Backstory Tags or Tagging Text - How to manage the reveal of backstory

I am working on a novel. As such a key aspect is managing backstory references. While some of the backstory is related as complete scenes, much is provided by “micro-references” of just a sentence or two and these micro-references are scattered throughout the manuscript. One challenge is keeping track of these references for multiple characters over the full length of the manuscript. For example, I am writing scene A - have I already told the reader that character B attended University C? If so, where? Obviously, this is a trivial example in terms of its narrative impact but in many cases these micro-reveals are very important and even more important is WHEN these reveals are made in relation to the over-all narrative.

In fact, I would say that the revelation of character backstory is one of the KEY aspects of my novel and many novels. If done well, the novel works. If not done, well it will not.

So I need to

    1. Be able to tag text as being a backstory reference; and
    1. Know what scene it is placed.
    1. Be able to see this in an over-view form.

Ideally I would be able

    1. to tag text
      e.g. with a formatted tag like “BST- David reveals that his parents were killed in a fire”
    1. Have this tag show up on the index card of the given scene in cork board view.

(Obviously I could manually add this as part of the synopsis but this will require a lot of manual work especially as a major part of revision is moving these micro-references from one scene to another).

Reviewing the forum, the following thread explains how to export comments and inline annotations to an RTF file:

Using - File>Export>Comments and Annotations

This provides a way to do a search on all such tags and create a result that also provides the information of which scene the tag is located. As noted above, in this case the context of the tag is as important as the tag itself.

So far so good.

Then I can import the RTF file that is generated back into my project

Using - File>Import> Files

This creates a new file with all of the backstory tags and the scenes in which they are located (with appropriate hyperlinks). Split screen editing then allows an easy way of seeing and moving from one reference to another.

Pretty slick.

Is there anything I have overlooked that might improve this process?

Many thanks

John Geddes

Vancouver, BC

p.s. I have to say that Scrivener is impressive terms of its suite of tools that can be adapted to the needs of authors of very different types of works.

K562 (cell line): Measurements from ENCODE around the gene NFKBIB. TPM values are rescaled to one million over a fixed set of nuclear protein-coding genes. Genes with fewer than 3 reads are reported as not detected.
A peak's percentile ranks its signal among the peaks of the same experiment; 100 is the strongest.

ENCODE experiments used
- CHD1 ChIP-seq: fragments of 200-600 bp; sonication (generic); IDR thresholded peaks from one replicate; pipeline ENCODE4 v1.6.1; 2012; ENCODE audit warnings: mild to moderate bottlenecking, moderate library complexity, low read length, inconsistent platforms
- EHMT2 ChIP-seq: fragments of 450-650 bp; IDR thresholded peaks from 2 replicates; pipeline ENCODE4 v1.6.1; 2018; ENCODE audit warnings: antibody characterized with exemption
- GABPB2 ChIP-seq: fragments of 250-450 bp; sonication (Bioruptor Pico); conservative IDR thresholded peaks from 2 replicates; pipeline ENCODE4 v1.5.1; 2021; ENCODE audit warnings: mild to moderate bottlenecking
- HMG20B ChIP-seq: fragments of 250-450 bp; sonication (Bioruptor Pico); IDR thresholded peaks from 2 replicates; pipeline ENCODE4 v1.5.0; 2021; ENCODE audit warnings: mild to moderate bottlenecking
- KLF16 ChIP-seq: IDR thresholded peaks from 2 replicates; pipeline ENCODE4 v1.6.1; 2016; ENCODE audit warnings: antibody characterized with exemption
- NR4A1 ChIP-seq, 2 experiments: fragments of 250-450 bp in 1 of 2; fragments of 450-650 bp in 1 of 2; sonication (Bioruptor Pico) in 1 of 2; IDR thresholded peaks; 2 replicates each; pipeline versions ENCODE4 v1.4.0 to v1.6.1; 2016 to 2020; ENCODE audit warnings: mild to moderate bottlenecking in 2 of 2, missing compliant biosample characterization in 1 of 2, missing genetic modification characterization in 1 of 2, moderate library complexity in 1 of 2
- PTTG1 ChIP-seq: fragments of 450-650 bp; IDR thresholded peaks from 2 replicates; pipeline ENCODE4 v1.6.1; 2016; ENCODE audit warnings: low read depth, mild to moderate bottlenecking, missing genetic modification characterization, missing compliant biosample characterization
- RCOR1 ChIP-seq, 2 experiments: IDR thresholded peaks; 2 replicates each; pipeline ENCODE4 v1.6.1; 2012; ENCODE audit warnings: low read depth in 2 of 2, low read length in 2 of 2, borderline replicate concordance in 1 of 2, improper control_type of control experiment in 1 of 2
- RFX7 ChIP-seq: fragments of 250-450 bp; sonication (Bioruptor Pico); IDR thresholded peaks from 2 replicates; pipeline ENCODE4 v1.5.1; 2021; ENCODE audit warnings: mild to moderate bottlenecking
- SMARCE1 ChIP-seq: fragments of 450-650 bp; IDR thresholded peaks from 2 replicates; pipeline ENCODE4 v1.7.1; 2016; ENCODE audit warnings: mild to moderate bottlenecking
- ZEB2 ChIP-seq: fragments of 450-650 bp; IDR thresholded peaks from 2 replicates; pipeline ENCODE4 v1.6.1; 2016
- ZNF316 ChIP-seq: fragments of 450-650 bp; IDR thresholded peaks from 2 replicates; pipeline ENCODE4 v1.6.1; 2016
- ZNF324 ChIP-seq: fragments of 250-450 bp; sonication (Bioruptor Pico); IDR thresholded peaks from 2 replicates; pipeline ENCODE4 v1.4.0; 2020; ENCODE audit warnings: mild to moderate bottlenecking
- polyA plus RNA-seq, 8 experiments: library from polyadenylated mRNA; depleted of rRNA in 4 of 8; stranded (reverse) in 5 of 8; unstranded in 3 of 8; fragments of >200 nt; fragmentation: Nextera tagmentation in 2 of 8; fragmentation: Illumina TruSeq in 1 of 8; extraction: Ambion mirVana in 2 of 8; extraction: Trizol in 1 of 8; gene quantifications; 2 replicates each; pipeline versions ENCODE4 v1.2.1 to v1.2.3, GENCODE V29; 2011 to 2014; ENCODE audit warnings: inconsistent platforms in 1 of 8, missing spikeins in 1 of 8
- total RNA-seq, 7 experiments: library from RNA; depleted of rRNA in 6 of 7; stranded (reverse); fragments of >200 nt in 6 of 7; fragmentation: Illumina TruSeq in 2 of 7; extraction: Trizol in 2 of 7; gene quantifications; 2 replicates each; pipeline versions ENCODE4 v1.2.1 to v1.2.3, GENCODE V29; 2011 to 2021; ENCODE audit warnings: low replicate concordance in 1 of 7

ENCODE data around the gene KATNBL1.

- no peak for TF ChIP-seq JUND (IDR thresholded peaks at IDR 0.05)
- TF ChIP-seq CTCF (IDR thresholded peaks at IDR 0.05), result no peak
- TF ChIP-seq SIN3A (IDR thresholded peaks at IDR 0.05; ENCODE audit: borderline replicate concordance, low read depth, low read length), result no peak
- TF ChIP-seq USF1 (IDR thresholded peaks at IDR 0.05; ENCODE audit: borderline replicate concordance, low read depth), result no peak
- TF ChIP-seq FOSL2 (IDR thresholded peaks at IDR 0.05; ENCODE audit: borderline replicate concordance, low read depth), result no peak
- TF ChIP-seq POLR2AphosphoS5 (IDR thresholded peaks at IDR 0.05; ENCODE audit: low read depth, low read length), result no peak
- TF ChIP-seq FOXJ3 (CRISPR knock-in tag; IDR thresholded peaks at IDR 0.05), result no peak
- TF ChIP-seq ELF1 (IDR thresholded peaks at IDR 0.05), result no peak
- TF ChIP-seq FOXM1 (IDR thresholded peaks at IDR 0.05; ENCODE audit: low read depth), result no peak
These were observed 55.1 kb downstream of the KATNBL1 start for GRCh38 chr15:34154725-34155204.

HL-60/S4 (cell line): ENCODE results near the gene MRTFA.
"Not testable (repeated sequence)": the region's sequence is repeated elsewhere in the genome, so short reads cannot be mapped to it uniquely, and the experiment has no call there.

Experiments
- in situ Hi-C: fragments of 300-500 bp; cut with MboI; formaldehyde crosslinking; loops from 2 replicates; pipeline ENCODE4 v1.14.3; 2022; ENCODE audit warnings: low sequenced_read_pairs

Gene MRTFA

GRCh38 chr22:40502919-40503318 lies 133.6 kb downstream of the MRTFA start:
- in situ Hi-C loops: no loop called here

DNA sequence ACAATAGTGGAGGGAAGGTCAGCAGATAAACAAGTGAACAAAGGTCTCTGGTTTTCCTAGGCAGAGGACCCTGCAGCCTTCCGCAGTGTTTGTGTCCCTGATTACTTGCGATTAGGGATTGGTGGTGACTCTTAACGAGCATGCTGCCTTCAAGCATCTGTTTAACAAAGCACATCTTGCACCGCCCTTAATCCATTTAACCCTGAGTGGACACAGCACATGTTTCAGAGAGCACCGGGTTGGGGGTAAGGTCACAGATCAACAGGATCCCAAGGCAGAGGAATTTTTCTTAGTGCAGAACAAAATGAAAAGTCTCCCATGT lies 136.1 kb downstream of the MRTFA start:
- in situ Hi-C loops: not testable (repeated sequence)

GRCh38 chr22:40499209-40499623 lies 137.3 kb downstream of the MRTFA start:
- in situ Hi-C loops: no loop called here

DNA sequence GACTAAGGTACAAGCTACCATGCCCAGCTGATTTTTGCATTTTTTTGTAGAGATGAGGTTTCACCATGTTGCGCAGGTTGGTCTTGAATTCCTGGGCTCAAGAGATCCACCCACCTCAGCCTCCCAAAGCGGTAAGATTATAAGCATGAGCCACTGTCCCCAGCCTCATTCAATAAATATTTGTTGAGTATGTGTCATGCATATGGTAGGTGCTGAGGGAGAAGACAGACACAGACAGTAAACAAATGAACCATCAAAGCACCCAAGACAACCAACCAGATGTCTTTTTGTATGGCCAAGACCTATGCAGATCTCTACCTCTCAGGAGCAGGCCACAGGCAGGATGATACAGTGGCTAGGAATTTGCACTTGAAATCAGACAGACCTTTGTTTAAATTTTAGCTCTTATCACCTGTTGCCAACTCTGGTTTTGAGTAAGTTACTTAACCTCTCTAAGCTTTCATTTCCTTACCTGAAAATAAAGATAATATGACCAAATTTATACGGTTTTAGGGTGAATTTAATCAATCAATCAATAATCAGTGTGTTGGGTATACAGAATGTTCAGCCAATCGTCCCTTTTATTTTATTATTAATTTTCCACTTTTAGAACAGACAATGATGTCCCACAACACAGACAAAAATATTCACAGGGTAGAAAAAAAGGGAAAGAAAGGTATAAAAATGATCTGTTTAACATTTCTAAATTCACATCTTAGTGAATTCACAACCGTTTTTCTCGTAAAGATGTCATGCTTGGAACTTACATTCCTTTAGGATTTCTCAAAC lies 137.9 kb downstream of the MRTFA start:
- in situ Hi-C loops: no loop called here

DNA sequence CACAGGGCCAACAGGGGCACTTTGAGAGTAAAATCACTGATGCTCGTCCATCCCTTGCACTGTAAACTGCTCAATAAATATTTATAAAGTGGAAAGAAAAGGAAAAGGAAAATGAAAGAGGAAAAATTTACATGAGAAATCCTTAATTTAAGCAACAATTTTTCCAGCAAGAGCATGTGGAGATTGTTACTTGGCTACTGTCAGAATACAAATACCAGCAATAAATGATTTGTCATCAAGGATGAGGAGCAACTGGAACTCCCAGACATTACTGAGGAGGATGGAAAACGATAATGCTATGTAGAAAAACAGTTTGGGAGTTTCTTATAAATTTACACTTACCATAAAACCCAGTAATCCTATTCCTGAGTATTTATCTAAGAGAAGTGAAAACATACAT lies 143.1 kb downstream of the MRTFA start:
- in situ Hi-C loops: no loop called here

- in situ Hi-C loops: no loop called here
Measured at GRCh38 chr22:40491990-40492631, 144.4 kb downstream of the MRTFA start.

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I am in process of writing first book a sci-fi. So have world building and back story. So I have separate project with characters cards with pics weaknesses and strengths and quirks and open as quick reference panel to refer to as write. In backstory project update world and backstory as go and use comments to highlight text involved and keyword backstory and pov so can create collections of one or other to track

  1. Yeah, if you need text-level tagging, inspector comments see to all three needs, though do not deliver via you ideal (2). Instead, the comments give you overview by being viewable stacked up in the inspector (showing all the comments on whatever expanse appears in the editor (including Scrivenings view on Mac)).

  2. If you can do with just document-level tagging (and someone will come on here and suggest that you split your docs up to suit!), there are other possibilities. For example, setting up one or more custom metadata fields for the purpose. Still not visible on index cards, but viewable in Outline view.

  3. One more thought, do you really need this level of machine coordination between text passage and description? Consider this for example: Create a custom defined style that does nothing but put a line around the text in that style. Use this as a mark of any backstory-giving you do in a given doc. Then on the index card jot brief notes of the backstory delivered in that doc. Would this be enough? Do you really need an automated linkage between the two? Because if this will do it, you’re done. Has the virtue that Scriv’s border around a style does not show in compiled output.